Although known to many initially as a jazz drummer, Boyd is a one-man tour de force, whose solo live shows span electronic and acoustic improvisation. It’s no surprise then to see Boyd tweak the story and reinvent himself for this “debut” album. “I feel like finally it sounds like I’m a producer that also plays jazz,” he says of the album, which follows 12”s Rye Lane Shuffle, and Absolute Zero, released on The Vinyl Factory in 2017. – AS

Delroy Edwards

Slap Happy


Due: 20th February

Delroy Edwards returns to L.I.E.S. with his new LP Slap Happy. Described by the label as “back-to-basics, no punches pulled Chicago House worship,” the album dallies with the buoyant and bubbly iterations of the genre. Filled with the kinds of loopy incantatory drum slaps and synth builds that will send a dance floor into a frenzy when played at peak time, Edwards hits all of the best stripped-back club sweet spots, while adding subtle touches of freak along the way. – GH



(On The Corner)

Due: 21st February

Saxophonist Tamar Osborn leads Collocutor into a new chapter with the band’s third full-length album, Continuation. As the title suggests, this one builds on 2017’s The Search, whether rattling through the gears on ‘The Angry One’ – selected as one of our favourite 7″s of 2019 – or taking things more slowly on the guttural, percussive ‘Lost & Found’. As with Collocutor’s best work, Continuation plays with the tension between arrangement and improvisation, allowing the compositions to mutate and transform as they go. – AS

King Krule

Man Alive

(XL Recordings)

Due: 21st February

Tracky-bottomed, lo-fi polymath Archy Marshall follows 2017’s The Ooz with Man Alive!, a hazy fourteen-track opus of scuzzy guitars and South London drawl. As with Marshall’s previous work, there is no lack of heart here, as tracks like ‘(Don’t Let The Dragon) Draag On’ grapple with the daily struggle to find meaning amid the apathy. Expect Man Alive! to inhabit the low-lit teenage bedrooms of the mind. – AS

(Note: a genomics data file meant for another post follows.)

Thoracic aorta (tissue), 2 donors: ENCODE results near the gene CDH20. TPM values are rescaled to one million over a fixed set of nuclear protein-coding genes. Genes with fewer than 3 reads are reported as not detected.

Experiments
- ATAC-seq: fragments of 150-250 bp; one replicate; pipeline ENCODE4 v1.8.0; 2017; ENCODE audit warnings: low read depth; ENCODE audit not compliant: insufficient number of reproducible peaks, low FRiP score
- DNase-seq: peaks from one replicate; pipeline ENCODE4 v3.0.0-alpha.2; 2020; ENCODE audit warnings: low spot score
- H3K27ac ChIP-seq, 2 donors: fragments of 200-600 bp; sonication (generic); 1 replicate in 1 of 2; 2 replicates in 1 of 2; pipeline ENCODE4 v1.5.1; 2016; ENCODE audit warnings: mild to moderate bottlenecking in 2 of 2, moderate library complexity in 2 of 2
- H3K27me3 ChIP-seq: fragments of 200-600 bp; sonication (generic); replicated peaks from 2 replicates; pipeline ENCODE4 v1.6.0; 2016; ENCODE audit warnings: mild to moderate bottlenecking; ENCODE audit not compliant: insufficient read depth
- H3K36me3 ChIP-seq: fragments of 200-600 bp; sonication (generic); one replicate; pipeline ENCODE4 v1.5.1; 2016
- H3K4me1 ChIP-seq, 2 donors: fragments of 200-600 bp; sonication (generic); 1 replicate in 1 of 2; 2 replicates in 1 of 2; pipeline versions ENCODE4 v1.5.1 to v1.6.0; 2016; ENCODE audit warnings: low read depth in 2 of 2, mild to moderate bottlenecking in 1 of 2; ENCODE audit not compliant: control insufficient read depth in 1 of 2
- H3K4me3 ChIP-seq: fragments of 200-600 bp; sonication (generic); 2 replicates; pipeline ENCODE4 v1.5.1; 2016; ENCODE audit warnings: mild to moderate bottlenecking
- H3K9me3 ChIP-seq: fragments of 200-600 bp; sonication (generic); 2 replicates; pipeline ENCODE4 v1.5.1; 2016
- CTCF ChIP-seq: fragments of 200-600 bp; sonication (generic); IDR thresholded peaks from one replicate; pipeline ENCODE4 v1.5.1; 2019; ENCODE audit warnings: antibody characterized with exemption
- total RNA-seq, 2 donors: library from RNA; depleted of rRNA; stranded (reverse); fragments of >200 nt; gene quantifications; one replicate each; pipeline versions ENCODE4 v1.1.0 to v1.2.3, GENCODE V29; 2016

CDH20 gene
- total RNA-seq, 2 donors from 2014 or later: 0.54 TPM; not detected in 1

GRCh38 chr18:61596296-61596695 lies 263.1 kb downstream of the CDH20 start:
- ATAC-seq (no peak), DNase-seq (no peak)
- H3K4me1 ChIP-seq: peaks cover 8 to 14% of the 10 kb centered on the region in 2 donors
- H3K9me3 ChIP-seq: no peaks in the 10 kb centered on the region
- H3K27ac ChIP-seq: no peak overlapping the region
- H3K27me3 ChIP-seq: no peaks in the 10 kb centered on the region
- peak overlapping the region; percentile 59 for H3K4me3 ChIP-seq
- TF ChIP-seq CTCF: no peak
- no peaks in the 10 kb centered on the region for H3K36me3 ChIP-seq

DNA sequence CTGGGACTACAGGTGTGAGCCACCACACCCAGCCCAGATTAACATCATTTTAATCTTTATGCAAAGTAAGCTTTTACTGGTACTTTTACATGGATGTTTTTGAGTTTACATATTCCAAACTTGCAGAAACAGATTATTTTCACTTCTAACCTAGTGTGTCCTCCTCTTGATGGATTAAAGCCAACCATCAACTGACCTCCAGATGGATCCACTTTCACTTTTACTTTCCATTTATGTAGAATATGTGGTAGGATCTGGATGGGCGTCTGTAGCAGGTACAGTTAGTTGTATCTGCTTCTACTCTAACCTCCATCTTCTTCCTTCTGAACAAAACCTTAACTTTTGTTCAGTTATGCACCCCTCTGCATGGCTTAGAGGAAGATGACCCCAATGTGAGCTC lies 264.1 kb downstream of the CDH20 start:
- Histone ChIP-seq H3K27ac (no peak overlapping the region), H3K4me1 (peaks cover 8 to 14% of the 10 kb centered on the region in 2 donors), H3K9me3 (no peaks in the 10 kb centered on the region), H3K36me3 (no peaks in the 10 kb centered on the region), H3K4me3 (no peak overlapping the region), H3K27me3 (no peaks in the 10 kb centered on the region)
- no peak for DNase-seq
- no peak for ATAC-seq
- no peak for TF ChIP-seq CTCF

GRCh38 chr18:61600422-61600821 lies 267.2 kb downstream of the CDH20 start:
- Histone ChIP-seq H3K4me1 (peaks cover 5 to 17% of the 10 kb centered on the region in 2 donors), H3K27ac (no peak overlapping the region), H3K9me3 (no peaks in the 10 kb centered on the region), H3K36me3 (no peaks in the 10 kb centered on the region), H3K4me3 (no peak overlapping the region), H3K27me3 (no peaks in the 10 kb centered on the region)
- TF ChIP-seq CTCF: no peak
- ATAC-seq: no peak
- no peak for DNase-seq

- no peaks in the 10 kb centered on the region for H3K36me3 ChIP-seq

Zoe McPherson

States of Fugue


Due: 21st February

Multimedia artist Zoë McPherson inaugurates her new SFX imprint with States of Fugue. Delving into experimental techno shudders and bewitching cinematic hellscapes to melt your beaming face off to, the album sees McPherson explore what she calls “electro-naturalism”, paired with vocals that range from whispers to screams. States of Fugue is a world of spooky hues that will disorient and thrill in equal measure. – GH

Li Yilei

Unable Form

(LTR Records)

Due: 27th February

“Anything from my environment can become material, from an acoustic recording to conversations on public transport,” shares London artist and producer Li Yilei, whose debut album employs this all encompassing approach to sound. Mixing field recordings and aural fragments, first single ‘A Field of Social Tension’ pulls no punches as its chopped vocals and syncopated programming dissolves into distorted, ungodly electronics. – GH

Tornado Wallace

Midnight Mania

(Optimo Music)

Due: 28th February

Australian producer and master of breeze house Tornado Wallace heads to Berlin to give his psychedelic electronica a shot in the arm, and comes up smiling with Midnight Mania. For this first outing on Optimo, Wallace pipes a couple of acid drops into his electro funk recipe, amping up the bass to dive headfirst through the dance floor looking glass. Expect booming drums, rainforest chirps and an outer-body chug perfect for movement and meditation alike. – AS

Kassa Overall



Due: 28th February

Intermingling lo-fi soul with jazz and hip-hop that shimmer with echoes of early Outkast, Solange and astral explorations, producer, multi-instrumentalist and rapper Kassa Overall unveils his full-length proper on Brownswood, I THINK I’M GOOD. Its 12 layered tracks boast cameos from artists including J Hoard, Angela Davis, Carlos Overall, Theo Crocker and Melanie Charles. An intimate record that you’ll return to over and over again, one created “to show the world that mentally sensitive people are the innovators of our society, and hopefully set a new standard,” shares Overall. – GH